Investigate the area of 'slices' cut off this cube of cheese. What would happen if you had different-sized block of cheese to start with?
Here are many ideas for you to investigate - all linked with the number 2000.
Investigate what happens when you add house numbers along a street in different ways.
How many different sets of numbers with at least four members can you find in the numbers in this box?
Can you make these equilateral triangles fit together to cover the paper without any gaps between them? Can you tessellate isosceles triangles?
I like to walk along the cracks of the paving stones, but not the outside edge of the path itself. How many different routes can you find for me to take?
Investigate the different ways you could split up these rooms so that you have double the number.
Write the numbers up to 64 in an interesting way so that the shape they make at the end is interesting, different, more exciting ... than just a square.
Cut differently-sized square corners from a square piece of paper to make boxes without lids. Do they all have the same volume?
Suppose we allow ourselves to use three numbers less than 10 and multiply them together. How many different products can you find? How do you know you've got them all?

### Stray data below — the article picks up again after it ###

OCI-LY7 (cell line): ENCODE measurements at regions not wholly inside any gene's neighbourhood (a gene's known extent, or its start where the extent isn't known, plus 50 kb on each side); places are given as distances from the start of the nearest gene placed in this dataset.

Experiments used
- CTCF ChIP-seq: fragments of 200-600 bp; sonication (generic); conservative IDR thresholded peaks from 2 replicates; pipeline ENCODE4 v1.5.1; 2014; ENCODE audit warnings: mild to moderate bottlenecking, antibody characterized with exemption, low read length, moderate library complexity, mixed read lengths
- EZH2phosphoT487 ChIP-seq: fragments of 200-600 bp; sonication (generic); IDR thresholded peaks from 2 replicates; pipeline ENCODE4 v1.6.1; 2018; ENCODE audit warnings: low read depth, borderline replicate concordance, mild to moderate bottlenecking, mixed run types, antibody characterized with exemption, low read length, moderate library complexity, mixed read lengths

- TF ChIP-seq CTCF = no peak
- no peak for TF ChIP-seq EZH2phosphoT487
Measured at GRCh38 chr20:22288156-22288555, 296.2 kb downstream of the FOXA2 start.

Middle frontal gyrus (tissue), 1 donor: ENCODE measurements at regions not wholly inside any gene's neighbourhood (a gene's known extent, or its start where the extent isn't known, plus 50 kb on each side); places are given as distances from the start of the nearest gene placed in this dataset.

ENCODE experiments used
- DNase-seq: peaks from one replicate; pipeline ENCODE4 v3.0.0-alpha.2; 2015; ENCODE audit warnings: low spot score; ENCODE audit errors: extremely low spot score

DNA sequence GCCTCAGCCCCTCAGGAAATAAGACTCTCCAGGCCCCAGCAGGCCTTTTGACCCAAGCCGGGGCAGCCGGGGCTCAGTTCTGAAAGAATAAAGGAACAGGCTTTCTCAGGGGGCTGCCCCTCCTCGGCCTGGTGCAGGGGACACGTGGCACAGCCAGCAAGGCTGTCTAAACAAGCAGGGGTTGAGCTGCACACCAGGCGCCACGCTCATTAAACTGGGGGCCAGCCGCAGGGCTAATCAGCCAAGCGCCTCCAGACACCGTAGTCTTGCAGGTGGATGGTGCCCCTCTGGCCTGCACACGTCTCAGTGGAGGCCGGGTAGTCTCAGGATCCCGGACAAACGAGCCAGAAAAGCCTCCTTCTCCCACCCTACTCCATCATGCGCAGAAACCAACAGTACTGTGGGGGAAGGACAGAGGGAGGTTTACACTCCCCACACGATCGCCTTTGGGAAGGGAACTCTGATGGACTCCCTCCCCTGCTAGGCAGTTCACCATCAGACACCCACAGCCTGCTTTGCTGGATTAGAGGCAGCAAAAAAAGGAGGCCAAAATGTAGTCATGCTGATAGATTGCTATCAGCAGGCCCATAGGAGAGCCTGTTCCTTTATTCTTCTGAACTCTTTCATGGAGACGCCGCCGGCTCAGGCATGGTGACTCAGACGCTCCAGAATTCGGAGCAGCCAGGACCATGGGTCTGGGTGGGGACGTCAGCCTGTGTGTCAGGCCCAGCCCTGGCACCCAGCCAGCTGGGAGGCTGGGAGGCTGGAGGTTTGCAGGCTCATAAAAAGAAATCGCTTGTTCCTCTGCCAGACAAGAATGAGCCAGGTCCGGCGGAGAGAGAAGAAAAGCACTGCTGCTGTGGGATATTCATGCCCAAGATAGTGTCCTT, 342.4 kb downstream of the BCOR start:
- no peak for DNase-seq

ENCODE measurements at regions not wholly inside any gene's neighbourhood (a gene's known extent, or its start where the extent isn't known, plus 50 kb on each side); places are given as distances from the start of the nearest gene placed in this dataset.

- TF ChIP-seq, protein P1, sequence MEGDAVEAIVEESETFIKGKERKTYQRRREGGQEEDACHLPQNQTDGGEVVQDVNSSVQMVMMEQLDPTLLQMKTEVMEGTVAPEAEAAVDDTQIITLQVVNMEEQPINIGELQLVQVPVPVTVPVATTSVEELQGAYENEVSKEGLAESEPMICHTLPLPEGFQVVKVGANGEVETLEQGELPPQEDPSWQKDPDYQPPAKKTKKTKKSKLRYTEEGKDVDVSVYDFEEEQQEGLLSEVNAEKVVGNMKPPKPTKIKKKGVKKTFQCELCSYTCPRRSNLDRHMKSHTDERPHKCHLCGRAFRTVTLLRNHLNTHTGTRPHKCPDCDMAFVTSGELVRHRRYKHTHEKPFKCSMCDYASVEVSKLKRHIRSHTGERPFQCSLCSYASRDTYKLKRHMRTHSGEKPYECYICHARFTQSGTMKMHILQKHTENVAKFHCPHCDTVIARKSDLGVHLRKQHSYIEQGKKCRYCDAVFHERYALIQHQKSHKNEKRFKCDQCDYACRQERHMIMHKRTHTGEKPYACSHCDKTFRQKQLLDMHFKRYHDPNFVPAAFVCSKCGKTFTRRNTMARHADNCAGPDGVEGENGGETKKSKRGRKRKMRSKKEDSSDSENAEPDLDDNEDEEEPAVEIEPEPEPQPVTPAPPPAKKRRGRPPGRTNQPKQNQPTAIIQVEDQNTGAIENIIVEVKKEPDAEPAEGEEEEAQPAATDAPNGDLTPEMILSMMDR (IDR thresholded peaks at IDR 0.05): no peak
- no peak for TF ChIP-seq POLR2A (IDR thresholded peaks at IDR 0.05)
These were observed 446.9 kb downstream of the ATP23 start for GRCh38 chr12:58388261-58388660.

Let's say you can only use two different lengths - 2 units and 4 units. Using just these 2 lengths as the edges how many different cuboids can you make?
Take 5 cubes of one colour and 2 of another colour. How many different ways can you join them if the 5 must touch the table and the 2 must not touch the table?
If we had 16 light bars which digital numbers could we make? How will you know you've found them all?
What is the smallest number of tiles needed to tile this patio? Can you investigate patios of different sizes?
What happens when you add the digits of a number then multiply the result by 2 and you keep doing this? You could try for different numbers and different rules.
Complete these two jigsaws then put one on top of the other. What happens when you add the 'touching' numbers? What happens when you change the position of the jigsaws?
In this investigation we are going to count the number of 1s, 2s, 3s etc in numbers. Can you predict what will happen?
How many models can you find which obey these rules?
Explore Alex's number plumber. What questions would you like to ask? What do you think is happening to the numbers?
In how many ways can you stack these rods, following the rules?
If the answer's 2010, what could the question be?
Using different numbers of sticks, how many different triangles are you able to make? Can you make any rules about the numbers of sticks that make the most triangles?
What is the largest cuboid you can wrap in an A3 sheet of paper?
What is the smallest cuboid that you can put in this box so that you cannot fit another that's the same into it?
This challenge is to design different step arrangements, which must go along a distance of 6 on the steps and must end up at 6 high.
These caterpillars have 16 parts. What different shapes do they make if each part lies in the small squares of a 4 by 4 square?